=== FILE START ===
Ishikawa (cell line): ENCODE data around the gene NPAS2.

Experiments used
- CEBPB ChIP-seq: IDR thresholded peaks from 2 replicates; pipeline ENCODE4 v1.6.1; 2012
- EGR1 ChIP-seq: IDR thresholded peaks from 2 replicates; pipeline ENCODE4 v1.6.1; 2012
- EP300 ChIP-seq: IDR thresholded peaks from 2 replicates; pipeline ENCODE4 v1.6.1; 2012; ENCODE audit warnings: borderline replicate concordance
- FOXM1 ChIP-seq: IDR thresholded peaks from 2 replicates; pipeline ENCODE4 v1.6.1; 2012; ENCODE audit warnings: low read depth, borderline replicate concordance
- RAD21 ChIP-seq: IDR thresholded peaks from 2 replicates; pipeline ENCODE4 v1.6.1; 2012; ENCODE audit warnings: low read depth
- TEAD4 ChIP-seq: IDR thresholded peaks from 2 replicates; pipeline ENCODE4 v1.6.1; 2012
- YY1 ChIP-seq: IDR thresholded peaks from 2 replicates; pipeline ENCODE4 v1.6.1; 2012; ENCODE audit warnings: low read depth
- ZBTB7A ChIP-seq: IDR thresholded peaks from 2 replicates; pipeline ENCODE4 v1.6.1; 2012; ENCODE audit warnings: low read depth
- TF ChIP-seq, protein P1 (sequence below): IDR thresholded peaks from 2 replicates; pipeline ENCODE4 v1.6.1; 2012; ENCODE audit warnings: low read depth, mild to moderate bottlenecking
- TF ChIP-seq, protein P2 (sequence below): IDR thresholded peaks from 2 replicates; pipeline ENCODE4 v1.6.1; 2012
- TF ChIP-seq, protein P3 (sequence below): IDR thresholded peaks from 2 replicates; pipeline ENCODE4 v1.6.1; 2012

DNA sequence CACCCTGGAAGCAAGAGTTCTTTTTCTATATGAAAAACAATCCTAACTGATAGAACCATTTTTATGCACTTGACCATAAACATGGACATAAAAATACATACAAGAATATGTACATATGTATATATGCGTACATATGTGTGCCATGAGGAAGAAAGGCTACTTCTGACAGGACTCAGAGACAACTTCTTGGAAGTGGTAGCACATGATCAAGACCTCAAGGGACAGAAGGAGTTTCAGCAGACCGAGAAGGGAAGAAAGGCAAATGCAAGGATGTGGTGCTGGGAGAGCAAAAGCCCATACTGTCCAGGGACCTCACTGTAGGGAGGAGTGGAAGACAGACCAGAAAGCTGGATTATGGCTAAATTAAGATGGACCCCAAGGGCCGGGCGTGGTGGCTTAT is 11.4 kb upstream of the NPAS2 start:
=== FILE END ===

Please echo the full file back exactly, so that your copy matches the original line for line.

Ishikawa (cell line): ENCODE data around the gene NPAS2.

Experiments used
- CEBPB ChIP-seq: IDR thresholded peaks from 2 replicates; pipeline ENCODE4 v1.6.1; 2012
- EGR1 ChIP-seq: IDR thresholded peaks from 2 replicates; pipeline ENCODE4 v1.6.1; 2012
- EP300 ChIP-seq: IDR thresholded peaks from 2 replicates; pipeline ENCODE4 v1.6.1; 2012; ENCODE audit warnings: borderline replicate concordance
- FOXM1 ChIP-seq: IDR thresholded peaks from 2 replicates; pipeline ENCODE4 v1.6.1; 2012; ENCODE audit warnings: low read depth, borderline replicate concordance
- RAD21 ChIP-seq: IDR thresholded peaks from 2 replicates; pipeline ENCODE4 v1.6.1; 2012; ENCODE audit warnings: low read depth
- TEAD4 ChIP-seq: IDR thresholded peaks from 2 replicates; pipeline ENCODE4 v1.6.1; 2012
- YY1 ChIP-seq: IDR thresholded peaks from 2 replicates; pipeline ENCODE4 v1.6.1; 2012; ENCODE audit warnings: low read depth
- ZBTB7A ChIP-seq: IDR thresholded peaks from 2 replicates; pipeline ENCODE4 v1.6.1; 2012; ENCODE audit warnings: low read depth
- TF ChIP-seq, protein P1 (sequence below): IDR thresholded peaks from 2 replicates; pipeline ENCODE4 v1.6.1; 2012; ENCODE audit warnings: low read depth, mild to moderate bottlenecking
- TF ChIP-seq, protein P2 (sequence below): IDR thresholded peaks from 2 replicates; pipeline ENCODE4 v1.6.1; 2012
- TF ChIP-seq, protein P3 (sequence below): IDR thresholded peaks from 2 replicates; pipeline ENCODE4 v1.6.1; 2012

DNA sequence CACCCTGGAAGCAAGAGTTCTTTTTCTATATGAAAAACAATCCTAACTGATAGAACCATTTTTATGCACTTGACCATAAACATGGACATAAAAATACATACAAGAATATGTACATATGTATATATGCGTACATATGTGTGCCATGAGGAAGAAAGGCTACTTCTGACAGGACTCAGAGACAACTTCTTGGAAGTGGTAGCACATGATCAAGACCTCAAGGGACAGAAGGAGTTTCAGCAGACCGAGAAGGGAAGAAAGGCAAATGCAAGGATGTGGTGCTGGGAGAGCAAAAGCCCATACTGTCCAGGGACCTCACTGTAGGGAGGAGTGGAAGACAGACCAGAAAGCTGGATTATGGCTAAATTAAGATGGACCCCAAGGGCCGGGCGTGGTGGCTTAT is 11.4 kb upstream of the NPAS2 start: